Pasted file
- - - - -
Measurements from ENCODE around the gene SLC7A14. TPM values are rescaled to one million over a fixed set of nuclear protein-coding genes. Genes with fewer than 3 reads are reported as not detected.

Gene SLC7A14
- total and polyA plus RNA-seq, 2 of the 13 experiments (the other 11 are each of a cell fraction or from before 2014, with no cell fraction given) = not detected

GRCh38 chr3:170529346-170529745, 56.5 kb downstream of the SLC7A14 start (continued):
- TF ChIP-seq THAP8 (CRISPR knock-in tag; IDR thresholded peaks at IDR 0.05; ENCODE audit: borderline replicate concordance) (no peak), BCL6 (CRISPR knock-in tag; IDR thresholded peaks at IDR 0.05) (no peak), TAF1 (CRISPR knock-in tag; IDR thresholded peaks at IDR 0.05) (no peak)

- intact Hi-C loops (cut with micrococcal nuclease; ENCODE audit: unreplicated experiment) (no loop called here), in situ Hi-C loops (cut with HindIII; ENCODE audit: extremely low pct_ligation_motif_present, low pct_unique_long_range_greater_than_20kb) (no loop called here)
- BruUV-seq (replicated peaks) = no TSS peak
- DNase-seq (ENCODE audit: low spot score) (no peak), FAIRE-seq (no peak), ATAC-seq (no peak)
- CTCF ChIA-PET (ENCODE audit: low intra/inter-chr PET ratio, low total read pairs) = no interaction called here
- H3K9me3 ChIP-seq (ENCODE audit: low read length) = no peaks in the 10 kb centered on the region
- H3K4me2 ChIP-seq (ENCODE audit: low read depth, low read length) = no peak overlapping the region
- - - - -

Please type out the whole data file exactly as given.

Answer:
Measurements from ENCODE around the gene SLC7A14. TPM values are rescaled to one million over a fixed set of nuclear protein-coding genes. Genes with fewer than 3 reads are reported as not detected.

Gene SLC7A14
- total and polyA plus RNA-seq, 2 of the 13 experiments (the other 11 are each of a cell fraction or from before 2014, with no cell fraction given) = not detected

GRCh38 chr3:170529346-170529745, 56.5 kb downstream of the SLC7A14 start (continued):
- TF ChIP-seq THAP8 (CRISPR knock-in tag; IDR thresholded peaks at IDR 0.05; ENCODE audit: borderline replicate concordance) (no peak), BCL6 (CRISPR knock-in tag; IDR thresholded peaks at IDR 0.05) (no peak), TAF1 (CRISPR knock-in tag; IDR thresholded peaks at IDR 0.05) (no peak)

- intact Hi-C loops (cut with micrococcal nuclease; ENCODE audit: unreplicated experiment) (no loop called here), in situ Hi-C loops (cut with HindIII; ENCODE audit: extremely low pct_ligation_motif_present, low pct_unique_long_range_greater_than_20kb) (no loop called here)
- BruUV-seq (replicated peaks) = no TSS peak
- DNase-seq (ENCODE audit: low spot score) (no peak), FAIRE-seq (no peak), ATAC-seq (no peak)
- CTCF ChIA-PET (ENCODE audit: low intra/inter-chr PET ratio, low total read pairs) = no interaction called here
- H3K9me3 ChIP-seq (ENCODE audit: low read length) = no peaks in the 10 kb centered on the region
- H3K4me2 ChIP-seq (ENCODE audit: low read depth, low read length) = no peak overlapping the region